Most new jobs are in part-time or low-paying positions. They pay less than the jobs lost in the Great Recession.

This wageless recovery has been made all the worse because pay is less predictable than ever. Most Americans don’t know what they’ll be earning next year or even next month. Two-thirds are now living paycheck to paycheck.

So why is this called a “recovery” at all? Because, technically, the economy is growing. But almost all the gains from that growth are going to a small minority at the top.

In fact, 100 percent of the gains have gone to the best-off 10 percent. Ninety-five percent have gone to the top 1 percent.

The stock market has boomed. Corporate profits are through the roof. CEO pay, in the stratosphere. Yet most Americans feel like they’re still in a recession.

And they’re convinced the game is rigged against them.

Fifty years ago, just 29 percent of voters believed government is “run by a few big interests looking out for themselves.” Now, 79 percent think so.

According to Pew, the percentage of Americans who believe most people who want to get ahead can do so through hard work has plummeted 14 points since 2000.

What the President and other Democrats failed to communicate wasn’t their accomplishments. It was their understanding that the economy is failing most Americans and big money is overrunning our democracy.

And they failed to convey their commitment to an economy and a democracy that serve the vast majority rather than a minority at the top.

Some Democrats even ran on not being Barack Obama. That’s no way to win. Americans want someone fighting for them, not running away from the President.

The midterm elections should have been about jobs and wages, and how to reform a system where nearly all the gains go to the top. It was an opportunity for Democrats to shine. Instead, they hid.

Consider that in four “red” states – South Dakota, Arkansas, Alaska, and Nebraska – the same voters who sent Republicans to the Senate voted by wide margins to raise their state’s minimum wage. Democratic candidates in these states barely mentioned the minimum wage.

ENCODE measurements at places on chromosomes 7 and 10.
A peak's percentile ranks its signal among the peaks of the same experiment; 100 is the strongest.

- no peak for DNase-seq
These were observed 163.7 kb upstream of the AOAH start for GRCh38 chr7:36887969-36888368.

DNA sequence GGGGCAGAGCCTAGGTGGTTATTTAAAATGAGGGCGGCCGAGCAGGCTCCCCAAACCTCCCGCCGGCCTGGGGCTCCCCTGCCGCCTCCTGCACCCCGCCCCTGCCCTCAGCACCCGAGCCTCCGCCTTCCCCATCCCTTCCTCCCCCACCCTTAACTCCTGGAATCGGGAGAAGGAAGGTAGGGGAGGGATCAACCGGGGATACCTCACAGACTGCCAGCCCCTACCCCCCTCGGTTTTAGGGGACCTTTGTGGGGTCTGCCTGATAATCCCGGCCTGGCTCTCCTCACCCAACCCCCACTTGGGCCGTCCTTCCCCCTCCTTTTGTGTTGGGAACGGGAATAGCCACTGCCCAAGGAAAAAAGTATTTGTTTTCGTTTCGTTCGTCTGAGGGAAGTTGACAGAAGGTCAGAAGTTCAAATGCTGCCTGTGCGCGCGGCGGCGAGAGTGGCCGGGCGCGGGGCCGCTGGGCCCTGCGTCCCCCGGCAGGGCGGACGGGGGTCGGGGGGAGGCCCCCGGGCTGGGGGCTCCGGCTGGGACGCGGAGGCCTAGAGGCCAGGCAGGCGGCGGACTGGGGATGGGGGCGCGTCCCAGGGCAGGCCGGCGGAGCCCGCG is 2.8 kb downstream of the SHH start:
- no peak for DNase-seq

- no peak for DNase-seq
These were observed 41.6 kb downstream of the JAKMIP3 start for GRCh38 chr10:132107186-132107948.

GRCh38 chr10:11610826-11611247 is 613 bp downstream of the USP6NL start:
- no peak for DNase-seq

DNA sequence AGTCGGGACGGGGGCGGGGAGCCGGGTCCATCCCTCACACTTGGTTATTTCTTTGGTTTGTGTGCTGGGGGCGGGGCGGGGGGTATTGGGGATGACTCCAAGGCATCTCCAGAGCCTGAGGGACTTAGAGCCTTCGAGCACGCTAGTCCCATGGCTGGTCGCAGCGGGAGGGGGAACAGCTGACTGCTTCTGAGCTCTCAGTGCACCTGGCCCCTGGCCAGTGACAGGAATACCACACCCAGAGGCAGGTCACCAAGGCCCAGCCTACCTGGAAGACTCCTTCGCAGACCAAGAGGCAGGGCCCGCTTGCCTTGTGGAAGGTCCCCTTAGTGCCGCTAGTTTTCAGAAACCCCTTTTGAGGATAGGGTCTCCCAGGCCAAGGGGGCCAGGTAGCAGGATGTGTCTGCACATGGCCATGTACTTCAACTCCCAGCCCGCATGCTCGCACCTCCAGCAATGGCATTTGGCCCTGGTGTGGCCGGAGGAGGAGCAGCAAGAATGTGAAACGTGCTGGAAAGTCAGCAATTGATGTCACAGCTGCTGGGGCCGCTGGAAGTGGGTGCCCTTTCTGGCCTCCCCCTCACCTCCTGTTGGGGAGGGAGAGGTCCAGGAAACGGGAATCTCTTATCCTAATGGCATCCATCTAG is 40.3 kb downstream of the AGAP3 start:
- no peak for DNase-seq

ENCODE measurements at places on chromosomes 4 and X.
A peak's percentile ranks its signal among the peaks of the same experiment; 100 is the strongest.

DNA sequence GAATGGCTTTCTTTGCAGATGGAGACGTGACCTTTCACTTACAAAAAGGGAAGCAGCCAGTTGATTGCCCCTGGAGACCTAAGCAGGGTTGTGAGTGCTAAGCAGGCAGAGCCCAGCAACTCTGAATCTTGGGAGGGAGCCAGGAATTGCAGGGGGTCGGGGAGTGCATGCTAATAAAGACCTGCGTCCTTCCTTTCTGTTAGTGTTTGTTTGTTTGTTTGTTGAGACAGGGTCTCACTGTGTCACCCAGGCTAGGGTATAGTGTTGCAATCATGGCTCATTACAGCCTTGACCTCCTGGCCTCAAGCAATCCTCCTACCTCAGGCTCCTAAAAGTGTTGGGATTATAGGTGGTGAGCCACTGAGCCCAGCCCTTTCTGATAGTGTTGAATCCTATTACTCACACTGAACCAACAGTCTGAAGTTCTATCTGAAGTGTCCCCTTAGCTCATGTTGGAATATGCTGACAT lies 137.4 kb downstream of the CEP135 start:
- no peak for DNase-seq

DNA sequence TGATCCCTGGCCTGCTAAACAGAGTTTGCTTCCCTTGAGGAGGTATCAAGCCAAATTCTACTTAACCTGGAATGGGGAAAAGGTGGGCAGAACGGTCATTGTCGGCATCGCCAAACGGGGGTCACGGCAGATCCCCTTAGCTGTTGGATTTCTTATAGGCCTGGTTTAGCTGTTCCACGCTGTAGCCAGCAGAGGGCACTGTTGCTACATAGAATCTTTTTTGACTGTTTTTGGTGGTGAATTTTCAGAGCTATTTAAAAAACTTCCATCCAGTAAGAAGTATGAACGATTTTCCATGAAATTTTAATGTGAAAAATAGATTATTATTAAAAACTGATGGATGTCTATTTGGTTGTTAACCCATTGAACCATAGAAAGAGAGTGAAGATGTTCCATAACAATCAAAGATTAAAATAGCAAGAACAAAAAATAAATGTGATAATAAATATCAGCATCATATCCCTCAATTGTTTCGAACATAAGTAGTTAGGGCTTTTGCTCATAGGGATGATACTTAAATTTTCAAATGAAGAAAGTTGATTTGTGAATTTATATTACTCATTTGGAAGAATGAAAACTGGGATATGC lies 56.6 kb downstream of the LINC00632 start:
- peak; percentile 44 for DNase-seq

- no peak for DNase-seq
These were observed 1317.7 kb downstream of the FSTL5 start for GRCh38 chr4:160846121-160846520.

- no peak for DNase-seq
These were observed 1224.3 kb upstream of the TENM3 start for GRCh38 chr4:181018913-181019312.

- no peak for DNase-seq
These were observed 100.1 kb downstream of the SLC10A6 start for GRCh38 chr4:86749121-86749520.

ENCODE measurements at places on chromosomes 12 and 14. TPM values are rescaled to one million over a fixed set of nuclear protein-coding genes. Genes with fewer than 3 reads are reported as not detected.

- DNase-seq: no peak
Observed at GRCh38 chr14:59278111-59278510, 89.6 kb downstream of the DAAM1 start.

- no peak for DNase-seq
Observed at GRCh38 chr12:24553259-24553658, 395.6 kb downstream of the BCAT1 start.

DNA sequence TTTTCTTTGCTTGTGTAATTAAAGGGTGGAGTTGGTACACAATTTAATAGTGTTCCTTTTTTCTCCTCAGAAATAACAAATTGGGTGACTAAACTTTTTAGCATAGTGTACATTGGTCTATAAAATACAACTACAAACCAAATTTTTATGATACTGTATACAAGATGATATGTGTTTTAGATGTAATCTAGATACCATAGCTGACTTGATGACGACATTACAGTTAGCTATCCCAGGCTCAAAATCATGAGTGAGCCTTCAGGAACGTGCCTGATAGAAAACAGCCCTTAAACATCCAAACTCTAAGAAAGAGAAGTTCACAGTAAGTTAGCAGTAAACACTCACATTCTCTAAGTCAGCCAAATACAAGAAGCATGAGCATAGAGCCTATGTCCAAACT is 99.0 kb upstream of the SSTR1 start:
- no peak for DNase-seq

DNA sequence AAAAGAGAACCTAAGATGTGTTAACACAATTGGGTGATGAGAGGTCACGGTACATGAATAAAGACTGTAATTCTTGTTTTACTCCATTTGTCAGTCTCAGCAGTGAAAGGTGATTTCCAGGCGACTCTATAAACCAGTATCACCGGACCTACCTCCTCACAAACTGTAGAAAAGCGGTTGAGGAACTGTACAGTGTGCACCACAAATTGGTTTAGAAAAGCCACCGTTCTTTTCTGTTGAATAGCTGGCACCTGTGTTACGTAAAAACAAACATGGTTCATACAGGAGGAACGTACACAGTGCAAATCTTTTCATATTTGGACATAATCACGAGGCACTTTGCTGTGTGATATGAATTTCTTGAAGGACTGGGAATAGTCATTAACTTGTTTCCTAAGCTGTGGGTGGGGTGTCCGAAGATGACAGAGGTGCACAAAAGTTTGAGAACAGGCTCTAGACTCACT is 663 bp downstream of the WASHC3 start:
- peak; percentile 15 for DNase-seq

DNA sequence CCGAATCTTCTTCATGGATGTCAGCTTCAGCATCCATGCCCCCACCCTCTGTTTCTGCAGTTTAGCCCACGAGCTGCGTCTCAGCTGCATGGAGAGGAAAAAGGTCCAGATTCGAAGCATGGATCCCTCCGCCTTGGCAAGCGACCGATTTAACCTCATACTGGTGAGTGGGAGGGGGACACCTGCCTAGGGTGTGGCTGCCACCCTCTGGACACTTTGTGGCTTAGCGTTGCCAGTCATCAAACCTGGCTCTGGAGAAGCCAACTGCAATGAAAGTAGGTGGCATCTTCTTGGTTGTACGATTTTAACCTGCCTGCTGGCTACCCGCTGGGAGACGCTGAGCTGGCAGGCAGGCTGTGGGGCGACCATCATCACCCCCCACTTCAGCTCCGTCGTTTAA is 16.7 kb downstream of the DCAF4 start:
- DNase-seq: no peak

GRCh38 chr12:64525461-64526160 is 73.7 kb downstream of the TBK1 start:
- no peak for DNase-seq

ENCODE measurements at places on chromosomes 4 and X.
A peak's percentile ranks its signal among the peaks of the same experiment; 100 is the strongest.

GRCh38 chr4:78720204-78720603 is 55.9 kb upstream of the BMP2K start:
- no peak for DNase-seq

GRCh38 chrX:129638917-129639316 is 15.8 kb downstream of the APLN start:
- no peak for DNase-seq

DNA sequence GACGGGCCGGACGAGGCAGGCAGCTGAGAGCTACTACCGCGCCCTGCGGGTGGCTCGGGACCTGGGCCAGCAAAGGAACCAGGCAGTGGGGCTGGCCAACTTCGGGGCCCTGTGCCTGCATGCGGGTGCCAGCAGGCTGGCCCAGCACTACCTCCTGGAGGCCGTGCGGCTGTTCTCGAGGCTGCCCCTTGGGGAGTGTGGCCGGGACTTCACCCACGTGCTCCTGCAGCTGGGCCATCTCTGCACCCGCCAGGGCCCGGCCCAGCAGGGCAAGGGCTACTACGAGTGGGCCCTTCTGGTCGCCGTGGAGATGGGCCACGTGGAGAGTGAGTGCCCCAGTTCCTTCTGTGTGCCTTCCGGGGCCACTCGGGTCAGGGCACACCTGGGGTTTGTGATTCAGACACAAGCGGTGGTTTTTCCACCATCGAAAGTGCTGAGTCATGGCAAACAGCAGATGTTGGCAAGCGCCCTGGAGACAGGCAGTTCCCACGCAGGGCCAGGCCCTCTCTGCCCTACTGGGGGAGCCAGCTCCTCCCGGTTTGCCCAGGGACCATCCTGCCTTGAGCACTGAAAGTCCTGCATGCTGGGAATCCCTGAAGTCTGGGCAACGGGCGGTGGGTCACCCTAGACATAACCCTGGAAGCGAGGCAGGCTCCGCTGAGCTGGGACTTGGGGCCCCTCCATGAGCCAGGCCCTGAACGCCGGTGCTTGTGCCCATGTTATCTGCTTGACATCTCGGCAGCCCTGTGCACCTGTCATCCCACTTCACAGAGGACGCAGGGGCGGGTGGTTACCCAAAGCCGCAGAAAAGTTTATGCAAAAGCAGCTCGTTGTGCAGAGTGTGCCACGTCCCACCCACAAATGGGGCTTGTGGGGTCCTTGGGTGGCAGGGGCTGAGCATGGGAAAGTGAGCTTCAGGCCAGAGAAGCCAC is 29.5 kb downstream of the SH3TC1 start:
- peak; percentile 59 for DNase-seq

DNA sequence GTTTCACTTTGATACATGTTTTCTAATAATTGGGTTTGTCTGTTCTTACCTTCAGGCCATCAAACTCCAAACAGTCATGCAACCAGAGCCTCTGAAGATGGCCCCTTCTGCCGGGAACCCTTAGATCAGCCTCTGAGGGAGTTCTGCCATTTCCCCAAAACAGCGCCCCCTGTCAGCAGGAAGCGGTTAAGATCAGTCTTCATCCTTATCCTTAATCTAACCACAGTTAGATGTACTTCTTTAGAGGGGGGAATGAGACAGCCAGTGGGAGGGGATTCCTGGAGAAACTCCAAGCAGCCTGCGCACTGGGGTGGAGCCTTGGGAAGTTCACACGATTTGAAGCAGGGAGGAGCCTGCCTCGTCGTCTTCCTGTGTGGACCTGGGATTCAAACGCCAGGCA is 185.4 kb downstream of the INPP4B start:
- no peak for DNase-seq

So what now?

Republicans, soon to be in charge of Congress, will push their same old supply-side, trickle-down, austerity economics.

They’ll want policies that further enrich those who are already rich. That lower taxes on big corporations and deliver trade agreements written in secret by big corporations. That further water down Wall Street regulations so the big banks can become even bigger – too big to fail, or jail, or curtail.

They’ll exploit the public’s prevailing cynicism by delivering just what the cynics expect.

And the Democrats? They have a choice.

They can refill their campaign coffers for 2016 by trying to raise even more money from big corporations, Wall Street, and wealthy individuals. And hold their tongues about the economic slide of the majority, and the drowning of our democracy.

Or they can come out swinging. Not just for a higher minimum wage but also for better schools, paid family and medical leave, and child care for working families.

For resurrecting the Glass-Steagall Act and limiting the size of Wall Street banks.

For saving Social Security by lifting the cap on income subject to payroll taxes.

For rebuilding the nation’s roads, bridges, and ports.

For increasing taxes on corporations with high ratios of CEO pay to the pay of average workers.

And for getting big money out of politics, and thereby saving our democracy.

It’s the choice of the century.

Democrats have less than two years to make it.